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Mission Day Storyline
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Post-Brief Questions
Communication Center

Mission Day Storyline

Here is an outline for how the mission typically runs over the 60-75 minute time frame. All times given here are approximate. The mission may run shorter or longer depending on decisions students make.


t-minus 20 minutes
Classroom links with The Challenger Learning Center’s simulated Mission Control.

t-minus 10 minutes
Students arrive. Double check for all team materials, Internet connectivity and make team replacement for any absences.

t-minus 5 minutes
The main communicator or teacher should ask for the attention of the entire room and come up with a class name for the mission, such as “Operation New Frontier”.

Mission Control will display a password for logging onto the
mission website. If the computers are not already on the correct web site, open your internet browser and go to

Type in the team name.
Type in the password (given by Mission Control).

The Mission Control Flight Director reviews the communications protocols with the communicators.

t-minus 0 minutes
The Flight Director begins the mission. All students should be watching and listening to the Flight Director (you may want to turn the lights down for this).

The Story:
The Flight Director informs the students that NASA needs their help with a possible emergency situation with a lost space ship, the Distant Discovery. It was traveling to the outer planets and lost their navigation systems aboard their ship! They are unable to steer their ship and their communications systems are so weak Earth is receiving only pieces of information about its location.

The Flight Director sets the scenario:
The year is 2080 and NASA has permanent research bases on both the Moon and Mars. From these bases astronaut scientists can study stars and planets and continue to search for possible life outside Earth.

Exploration vessels routinely take off from the Moon and Mars to conduct research. Flybys of planets and moons yield valuable information and will tell us if the establishment of more research stations is possible. The exploration missions also look for and track any comets, asteroids, or meteoroids which may potentially harm the Earth or our bases.

As scientists in Mars Mission Control, NASA needs the students to prepare for the arrival of a space ship that is launching from the lunar base. The space ship is on a rescue mission. The rescue ship just launched from the Moon will hopefully bring the two- astronaut crew back to the Mars station safely. The rescue ship will have to stop at the Mars base to pick up the supplies needed for the rescue of the astronauts and for the trip back to Mars.

The students have a lot to do before the rescue ship arrives at the Mars station. They are divided into teams to work more effectively on the rescue. The teams are based on the five planets in our outer solar system, Jupiter, Saturn, Uranus, Neptune, and Pluto, with an additional team working to communicate the results of the team work directly to Earth Mission Control.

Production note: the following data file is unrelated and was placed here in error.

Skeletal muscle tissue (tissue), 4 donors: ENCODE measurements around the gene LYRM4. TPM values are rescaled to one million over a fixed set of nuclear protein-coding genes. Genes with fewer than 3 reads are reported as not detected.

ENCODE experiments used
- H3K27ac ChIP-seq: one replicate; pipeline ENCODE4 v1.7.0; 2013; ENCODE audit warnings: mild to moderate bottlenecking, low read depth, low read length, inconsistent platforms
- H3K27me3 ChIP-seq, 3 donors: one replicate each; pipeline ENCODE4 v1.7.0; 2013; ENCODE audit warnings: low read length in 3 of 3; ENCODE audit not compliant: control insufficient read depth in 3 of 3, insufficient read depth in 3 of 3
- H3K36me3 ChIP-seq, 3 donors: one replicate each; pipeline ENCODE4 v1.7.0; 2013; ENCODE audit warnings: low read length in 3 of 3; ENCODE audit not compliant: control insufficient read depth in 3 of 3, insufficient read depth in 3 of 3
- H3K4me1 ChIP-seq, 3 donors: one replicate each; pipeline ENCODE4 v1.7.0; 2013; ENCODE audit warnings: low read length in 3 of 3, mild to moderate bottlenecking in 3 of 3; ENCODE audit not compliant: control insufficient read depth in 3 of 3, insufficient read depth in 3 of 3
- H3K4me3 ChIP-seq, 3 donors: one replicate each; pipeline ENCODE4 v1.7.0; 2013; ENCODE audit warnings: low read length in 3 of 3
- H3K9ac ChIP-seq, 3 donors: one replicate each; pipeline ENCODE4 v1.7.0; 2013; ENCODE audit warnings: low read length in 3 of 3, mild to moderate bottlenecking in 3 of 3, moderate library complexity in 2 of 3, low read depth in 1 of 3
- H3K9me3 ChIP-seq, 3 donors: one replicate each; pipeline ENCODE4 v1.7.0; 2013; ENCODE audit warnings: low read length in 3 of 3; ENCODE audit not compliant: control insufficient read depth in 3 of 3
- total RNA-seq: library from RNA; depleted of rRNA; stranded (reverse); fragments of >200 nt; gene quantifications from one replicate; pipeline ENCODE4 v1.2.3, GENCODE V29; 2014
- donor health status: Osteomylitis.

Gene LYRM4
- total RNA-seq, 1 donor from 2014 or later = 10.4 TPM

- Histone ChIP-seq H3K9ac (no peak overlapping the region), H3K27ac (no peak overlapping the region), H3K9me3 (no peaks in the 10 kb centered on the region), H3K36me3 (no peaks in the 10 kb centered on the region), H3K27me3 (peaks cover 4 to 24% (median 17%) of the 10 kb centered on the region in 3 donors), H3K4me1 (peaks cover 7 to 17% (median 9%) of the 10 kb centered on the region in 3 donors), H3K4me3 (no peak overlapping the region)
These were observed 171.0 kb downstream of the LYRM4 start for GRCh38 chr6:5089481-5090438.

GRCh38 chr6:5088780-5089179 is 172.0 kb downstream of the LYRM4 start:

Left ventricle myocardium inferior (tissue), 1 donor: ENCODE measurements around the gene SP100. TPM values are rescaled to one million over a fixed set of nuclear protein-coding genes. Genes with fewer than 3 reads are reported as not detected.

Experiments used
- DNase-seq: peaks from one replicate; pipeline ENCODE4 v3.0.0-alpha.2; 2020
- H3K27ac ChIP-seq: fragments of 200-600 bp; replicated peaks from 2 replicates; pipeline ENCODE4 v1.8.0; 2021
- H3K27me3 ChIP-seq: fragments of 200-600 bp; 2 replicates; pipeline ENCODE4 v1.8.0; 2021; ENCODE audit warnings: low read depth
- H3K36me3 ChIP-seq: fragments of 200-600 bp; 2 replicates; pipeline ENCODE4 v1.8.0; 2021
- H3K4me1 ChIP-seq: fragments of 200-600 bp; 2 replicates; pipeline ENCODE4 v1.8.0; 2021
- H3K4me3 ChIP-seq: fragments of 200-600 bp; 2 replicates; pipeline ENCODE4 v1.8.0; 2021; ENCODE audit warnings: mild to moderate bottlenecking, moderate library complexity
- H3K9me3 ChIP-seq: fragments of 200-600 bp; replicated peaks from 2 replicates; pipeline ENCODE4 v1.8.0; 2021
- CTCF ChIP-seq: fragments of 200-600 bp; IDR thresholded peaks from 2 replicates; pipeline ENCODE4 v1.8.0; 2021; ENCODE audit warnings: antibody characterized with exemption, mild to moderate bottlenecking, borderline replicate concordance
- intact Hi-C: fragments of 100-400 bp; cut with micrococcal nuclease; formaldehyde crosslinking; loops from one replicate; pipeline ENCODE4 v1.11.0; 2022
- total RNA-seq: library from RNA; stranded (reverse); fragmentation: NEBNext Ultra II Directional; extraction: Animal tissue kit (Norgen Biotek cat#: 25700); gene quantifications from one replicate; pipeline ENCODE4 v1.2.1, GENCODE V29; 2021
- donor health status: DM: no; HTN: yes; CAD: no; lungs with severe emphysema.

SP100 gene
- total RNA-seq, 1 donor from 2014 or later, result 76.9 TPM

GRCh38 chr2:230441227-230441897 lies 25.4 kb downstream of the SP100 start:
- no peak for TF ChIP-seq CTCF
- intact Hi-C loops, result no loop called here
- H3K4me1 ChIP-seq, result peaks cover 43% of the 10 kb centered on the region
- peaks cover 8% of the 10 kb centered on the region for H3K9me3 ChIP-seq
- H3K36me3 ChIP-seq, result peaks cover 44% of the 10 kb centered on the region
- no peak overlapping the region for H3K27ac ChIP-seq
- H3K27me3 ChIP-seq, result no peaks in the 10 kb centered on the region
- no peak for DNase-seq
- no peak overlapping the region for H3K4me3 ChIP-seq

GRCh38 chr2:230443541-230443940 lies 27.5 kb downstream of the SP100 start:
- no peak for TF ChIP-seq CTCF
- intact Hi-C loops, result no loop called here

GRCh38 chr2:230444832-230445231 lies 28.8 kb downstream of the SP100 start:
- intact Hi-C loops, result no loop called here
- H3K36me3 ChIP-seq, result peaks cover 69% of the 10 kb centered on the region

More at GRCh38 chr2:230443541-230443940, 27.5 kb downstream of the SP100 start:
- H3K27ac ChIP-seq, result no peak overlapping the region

The Flight Director tells the students that we know the Distant Discovery visited one outer planet per day and did not return to that planet. All teams now prepare to start work on their handouts.

t-plus 5 minutes—t-plus 50 minutes
All teams work on the various team tasks. Students download the first data from their team computers and begin cargo calculations, decoding of messages, or plotting x,y coordinates. Communicators relay information to Mission Control.

As the teams finish each set of Task Cards, information and data is relayed to Mission Control for verification. Specialist Teams leave their Planet Teams to come together and check their progress and discuss any problems they may have.

Data is posted on the coordinate graph in front of the room or on the Problem-Solving Chart as students work through the five days of information to find the lost ship. Charts, maps, and graphs can be found here .

t-plus 50 minutes—t plus 60 minutes
The Flight Director calls for all Navigation and Transmissions Specialists to come up to the charts at the front of the room for a final discussion of the exact location of the Distant Discovery.

After the brief discussion, the Flight Director calls for a final answer on the location of the lost ship. Hopefully, the class answers correctly and the Flight Director congratulates the teams for their wonderful work.

The Cargo Team (from the correct planet) is asked to read the number of crates of food, water, and oxygen from the wall chart to verify the amount of food, water, and oxygen that needs shipped.

The students watch the video as the rescue ship launches from Mars on its way to the lost astronauts. They watch as the ship docks with the Distant Discovery, the hatch opens, and the lost astronauts join the astronauts of the rescue ship.

t-plus 65 minutes
A post-brief session for the mission occurs with each group of specialists coming together to answer
questions about the mission.

The mission concludes with more congratulations and a video of the astronauts on the Distant Discovery.

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The Challenger Learning Center’s innovative program for digital learning, the e-Mission™, provides teachers with curriculum aligned with state and national standards and a mission conducted via distance learning. e-Missions are designed around best practice models and principles derived from the latest educational research.

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